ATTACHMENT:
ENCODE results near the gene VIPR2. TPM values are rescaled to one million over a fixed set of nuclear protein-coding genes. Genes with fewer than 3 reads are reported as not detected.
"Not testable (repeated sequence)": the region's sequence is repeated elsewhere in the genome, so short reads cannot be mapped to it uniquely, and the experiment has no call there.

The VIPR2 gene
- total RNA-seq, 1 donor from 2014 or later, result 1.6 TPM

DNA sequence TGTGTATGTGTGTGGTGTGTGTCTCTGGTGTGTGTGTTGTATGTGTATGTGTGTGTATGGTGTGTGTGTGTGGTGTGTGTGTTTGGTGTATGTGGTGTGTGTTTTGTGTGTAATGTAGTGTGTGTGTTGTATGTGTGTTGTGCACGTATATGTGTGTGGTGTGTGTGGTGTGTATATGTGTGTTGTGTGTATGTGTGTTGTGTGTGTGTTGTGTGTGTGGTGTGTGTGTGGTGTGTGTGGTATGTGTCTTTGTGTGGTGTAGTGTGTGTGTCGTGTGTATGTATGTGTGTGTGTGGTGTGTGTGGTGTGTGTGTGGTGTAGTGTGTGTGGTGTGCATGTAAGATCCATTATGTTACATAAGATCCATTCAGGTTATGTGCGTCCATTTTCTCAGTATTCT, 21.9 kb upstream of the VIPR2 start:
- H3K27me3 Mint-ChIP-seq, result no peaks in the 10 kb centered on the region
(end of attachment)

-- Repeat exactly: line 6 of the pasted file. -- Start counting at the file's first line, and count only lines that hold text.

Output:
- H3K27me3 Mint-ChIP-seq, result no peaks in the 10 kb centered on the region